USC's Indian Cultural Exchange kicked off International Education Week on Nov. 12 with a celebration of the Hindu holiday Diwali, a celebration of Indian heritage, bringing students from all backgrounds together.
Diwali is the Hindu Festival of Lights and is one of the most important festivals in the religion. The event honors Hindu history, according to Laura Rudisell, Indian Cultural Exchange's philanthropy chair.
“It represents the overcoming of good over evil, light over dark,” the fourth-year global studies and Arabic student said. ”It's just meant to be exactly what Diwali is for, to bring everyone together from all walks of life to come celebrate a good, positive time with a lot of good friends.”
Members and visitors were invited to try traditional Indian food such as chili chicken and paneer and wear traditional Indian clothing to honor the culture. Diwali takes place around the first night of the new moon between the months of Asvina and Kartika in the Hindu calendar, falling on Nov. 7 this year.
Classes will often still be in session during holidays such as Diwali and Hanukkah. Clubs like the Indian Cultural Exchange and others host their own celebrations on campus to help students feel at home and connected to their culture. For first-year students like Shashaank Rajaraman, an international business and economics student, events like these help with staying connected while away from home.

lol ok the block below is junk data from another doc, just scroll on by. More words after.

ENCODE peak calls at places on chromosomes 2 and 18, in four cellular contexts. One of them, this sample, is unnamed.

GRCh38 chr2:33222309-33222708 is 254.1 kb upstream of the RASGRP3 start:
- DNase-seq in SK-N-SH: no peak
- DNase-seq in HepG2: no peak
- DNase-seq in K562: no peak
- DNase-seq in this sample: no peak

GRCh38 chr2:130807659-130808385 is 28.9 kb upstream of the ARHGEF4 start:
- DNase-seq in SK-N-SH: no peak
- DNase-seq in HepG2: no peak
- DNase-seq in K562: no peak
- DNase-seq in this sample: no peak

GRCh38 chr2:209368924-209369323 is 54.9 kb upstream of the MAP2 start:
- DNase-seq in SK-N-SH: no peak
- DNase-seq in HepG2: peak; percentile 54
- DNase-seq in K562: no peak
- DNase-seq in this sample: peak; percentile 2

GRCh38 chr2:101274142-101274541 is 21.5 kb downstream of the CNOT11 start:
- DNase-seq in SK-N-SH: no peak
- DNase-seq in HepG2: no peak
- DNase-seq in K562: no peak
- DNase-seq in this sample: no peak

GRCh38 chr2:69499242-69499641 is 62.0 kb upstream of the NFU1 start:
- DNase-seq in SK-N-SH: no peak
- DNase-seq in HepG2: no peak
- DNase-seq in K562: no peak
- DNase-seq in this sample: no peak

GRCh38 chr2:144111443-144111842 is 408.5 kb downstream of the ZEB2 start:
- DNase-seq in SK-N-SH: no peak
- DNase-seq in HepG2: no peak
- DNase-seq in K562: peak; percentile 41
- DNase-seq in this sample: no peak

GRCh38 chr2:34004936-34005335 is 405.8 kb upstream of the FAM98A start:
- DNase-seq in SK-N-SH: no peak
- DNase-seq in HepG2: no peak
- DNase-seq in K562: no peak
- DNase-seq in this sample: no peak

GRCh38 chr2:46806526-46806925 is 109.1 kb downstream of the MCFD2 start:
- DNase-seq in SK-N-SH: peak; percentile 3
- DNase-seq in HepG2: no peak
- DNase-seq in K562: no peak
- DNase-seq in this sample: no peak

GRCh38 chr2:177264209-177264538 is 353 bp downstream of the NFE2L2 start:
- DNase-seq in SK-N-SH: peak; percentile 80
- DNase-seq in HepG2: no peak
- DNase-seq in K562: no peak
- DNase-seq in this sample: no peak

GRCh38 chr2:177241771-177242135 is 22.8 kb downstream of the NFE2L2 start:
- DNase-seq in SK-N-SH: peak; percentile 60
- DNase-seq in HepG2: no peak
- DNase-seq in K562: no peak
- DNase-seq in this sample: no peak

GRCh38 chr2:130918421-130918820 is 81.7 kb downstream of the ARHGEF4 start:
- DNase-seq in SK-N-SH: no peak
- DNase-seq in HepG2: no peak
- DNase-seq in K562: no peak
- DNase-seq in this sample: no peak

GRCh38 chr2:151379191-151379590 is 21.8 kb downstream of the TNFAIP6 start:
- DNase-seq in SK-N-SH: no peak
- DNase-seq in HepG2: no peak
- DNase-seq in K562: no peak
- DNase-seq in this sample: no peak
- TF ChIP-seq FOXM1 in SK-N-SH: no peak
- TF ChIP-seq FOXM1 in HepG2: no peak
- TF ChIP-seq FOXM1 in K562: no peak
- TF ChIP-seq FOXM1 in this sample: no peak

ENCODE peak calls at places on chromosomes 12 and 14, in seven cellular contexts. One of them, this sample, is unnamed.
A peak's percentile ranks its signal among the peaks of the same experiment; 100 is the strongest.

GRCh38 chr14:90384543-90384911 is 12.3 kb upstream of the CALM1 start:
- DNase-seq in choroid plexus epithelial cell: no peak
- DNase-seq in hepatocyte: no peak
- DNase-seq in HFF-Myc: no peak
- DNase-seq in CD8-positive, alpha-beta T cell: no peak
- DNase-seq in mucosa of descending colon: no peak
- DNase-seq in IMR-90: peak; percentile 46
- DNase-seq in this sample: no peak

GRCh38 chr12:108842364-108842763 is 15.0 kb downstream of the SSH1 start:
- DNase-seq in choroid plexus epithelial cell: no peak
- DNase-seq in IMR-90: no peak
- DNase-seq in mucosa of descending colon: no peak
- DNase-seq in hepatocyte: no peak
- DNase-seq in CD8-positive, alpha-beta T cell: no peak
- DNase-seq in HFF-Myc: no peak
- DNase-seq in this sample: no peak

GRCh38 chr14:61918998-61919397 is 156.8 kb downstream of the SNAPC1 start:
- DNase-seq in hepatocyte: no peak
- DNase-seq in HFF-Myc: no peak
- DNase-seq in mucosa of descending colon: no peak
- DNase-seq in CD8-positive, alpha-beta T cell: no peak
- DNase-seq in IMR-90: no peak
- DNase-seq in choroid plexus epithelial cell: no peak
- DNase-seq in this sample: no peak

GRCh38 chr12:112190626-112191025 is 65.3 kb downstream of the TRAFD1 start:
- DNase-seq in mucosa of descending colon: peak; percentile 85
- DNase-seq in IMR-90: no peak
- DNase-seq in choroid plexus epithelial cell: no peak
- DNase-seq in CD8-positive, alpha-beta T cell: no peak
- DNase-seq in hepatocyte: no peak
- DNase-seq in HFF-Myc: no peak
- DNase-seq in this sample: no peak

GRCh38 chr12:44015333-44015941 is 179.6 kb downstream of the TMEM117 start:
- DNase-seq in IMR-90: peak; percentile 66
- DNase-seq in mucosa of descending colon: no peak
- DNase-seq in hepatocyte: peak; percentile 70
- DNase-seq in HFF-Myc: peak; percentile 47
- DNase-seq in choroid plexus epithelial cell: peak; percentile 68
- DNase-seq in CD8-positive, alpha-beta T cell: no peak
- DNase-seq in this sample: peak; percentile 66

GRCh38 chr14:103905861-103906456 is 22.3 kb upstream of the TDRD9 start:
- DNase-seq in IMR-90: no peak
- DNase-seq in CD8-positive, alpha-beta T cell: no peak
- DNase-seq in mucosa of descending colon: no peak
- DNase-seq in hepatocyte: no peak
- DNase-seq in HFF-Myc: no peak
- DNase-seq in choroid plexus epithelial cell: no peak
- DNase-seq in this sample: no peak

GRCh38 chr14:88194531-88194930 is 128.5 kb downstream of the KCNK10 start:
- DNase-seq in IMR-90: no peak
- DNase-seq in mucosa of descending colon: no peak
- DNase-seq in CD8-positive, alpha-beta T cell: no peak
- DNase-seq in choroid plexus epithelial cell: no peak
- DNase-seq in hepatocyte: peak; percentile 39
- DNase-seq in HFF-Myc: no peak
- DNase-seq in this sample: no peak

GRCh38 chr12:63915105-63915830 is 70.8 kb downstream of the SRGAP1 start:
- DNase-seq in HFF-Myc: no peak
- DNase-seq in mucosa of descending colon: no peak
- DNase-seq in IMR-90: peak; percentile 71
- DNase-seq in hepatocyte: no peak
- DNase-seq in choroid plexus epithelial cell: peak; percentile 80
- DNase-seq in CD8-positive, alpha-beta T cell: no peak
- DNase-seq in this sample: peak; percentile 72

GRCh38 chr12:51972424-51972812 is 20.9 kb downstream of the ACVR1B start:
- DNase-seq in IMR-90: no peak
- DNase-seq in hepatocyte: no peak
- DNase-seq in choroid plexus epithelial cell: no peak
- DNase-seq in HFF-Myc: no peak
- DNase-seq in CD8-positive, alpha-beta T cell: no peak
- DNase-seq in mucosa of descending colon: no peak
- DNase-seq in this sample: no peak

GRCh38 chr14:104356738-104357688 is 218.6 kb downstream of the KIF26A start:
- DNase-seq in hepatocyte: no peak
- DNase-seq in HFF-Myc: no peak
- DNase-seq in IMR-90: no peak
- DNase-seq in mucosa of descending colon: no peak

“Culture has always been a huge thing for me, because my parents raised me to be a Hindu and to participate in all of these events,” Rajaraman said. "It’s always good to keep in touch with our culture. Because in the end, it’s going to be what identifies us, and what brings us all together.”
Sahil Kapoor, fourth-year mechanical engineering student and Indian Cultural Exchange's president, said the group wants to promote unity among different cultures on campus.
“I want to make sure everyone knows, because of the name itself says ‘Indian Cultural Exchange,' but we want to make sure that we are welcoming to all students of every single ethnicity,” Kapoor said.
Rudisell said she was grateful for the chance to showcase the importance of Diwali.
“We love to see Diwali represented on campus, because I think every holiday around this time deserves representation," Rudisell said. "Just like we’re going to recognize Christmas, we need to recognize Diwali, because it’s an important event to so many people here on campus."